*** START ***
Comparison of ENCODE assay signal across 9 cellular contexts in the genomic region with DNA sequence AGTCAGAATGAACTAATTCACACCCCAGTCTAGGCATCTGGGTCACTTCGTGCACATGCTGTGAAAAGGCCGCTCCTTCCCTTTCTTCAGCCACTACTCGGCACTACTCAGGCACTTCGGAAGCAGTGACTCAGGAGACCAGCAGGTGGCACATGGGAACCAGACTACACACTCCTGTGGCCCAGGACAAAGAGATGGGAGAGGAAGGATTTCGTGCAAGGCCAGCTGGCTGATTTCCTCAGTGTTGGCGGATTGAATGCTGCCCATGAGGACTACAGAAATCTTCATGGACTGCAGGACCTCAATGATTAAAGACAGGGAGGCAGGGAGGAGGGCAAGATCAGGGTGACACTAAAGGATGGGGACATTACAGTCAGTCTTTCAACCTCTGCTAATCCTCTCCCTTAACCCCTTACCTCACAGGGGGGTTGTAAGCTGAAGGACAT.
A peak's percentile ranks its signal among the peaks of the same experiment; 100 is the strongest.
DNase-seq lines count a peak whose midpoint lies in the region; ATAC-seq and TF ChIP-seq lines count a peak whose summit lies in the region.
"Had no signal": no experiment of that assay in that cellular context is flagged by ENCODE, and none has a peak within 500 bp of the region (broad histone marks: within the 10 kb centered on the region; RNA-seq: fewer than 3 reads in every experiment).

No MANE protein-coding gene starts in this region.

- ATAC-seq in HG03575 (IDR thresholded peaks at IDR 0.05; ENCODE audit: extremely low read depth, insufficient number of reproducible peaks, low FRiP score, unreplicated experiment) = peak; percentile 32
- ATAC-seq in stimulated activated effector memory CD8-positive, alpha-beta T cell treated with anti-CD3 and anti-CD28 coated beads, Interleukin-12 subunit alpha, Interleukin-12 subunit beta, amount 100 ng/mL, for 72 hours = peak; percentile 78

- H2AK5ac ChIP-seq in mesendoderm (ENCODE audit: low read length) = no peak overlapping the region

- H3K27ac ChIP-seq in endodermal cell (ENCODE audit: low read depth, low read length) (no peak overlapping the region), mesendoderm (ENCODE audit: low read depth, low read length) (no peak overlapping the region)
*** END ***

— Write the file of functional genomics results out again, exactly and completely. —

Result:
Comparison of ENCODE assay signal across 9 cellular contexts in the genomic region with DNA sequence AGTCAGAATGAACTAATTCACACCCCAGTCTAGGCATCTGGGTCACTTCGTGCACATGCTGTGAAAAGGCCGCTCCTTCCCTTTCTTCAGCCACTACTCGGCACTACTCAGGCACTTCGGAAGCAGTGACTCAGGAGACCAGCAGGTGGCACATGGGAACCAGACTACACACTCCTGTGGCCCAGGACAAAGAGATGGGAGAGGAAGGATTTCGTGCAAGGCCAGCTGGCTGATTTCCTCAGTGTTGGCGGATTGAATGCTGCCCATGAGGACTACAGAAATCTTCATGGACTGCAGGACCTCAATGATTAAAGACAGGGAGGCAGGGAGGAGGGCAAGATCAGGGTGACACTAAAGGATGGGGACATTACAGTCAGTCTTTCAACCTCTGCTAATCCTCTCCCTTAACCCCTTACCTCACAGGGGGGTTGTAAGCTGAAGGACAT.
A peak's percentile ranks its signal among the peaks of the same experiment; 100 is the strongest.
DNase-seq lines count a peak whose midpoint lies in the region; ATAC-seq and TF ChIP-seq lines count a peak whose summit lies in the region.
"Had no signal": no experiment of that assay in that cellular context is flagged by ENCODE, and none has a peak within 500 bp of the region (broad histone marks: within the 10 kb centered on the region; RNA-seq: fewer than 3 reads in every experiment).

No MANE protein-coding gene starts in this region.

- ATAC-seq in HG03575 (IDR thresholded peaks at IDR 0.05; ENCODE audit: extremely low read depth, insufficient number of reproducible peaks, low FRiP score, unreplicated experiment) = peak; percentile 32
- ATAC-seq in stimulated activated effector memory CD8-positive, alpha-beta T cell treated with anti-CD3 and anti-CD28 coated beads, Interleukin-12 subunit alpha, Interleukin-12 subunit beta, amount 100 ng/mL, for 72 hours = peak; percentile 78

- H2AK5ac ChIP-seq in mesendoderm (ENCODE audit: low read length) = no peak overlapping the region

- H3K27ac ChIP-seq in endodermal cell (ENCODE audit: low read depth, low read length) (no peak overlapping the region), mesendoderm (ENCODE audit: low read depth, low read length) (no peak overlapping the region)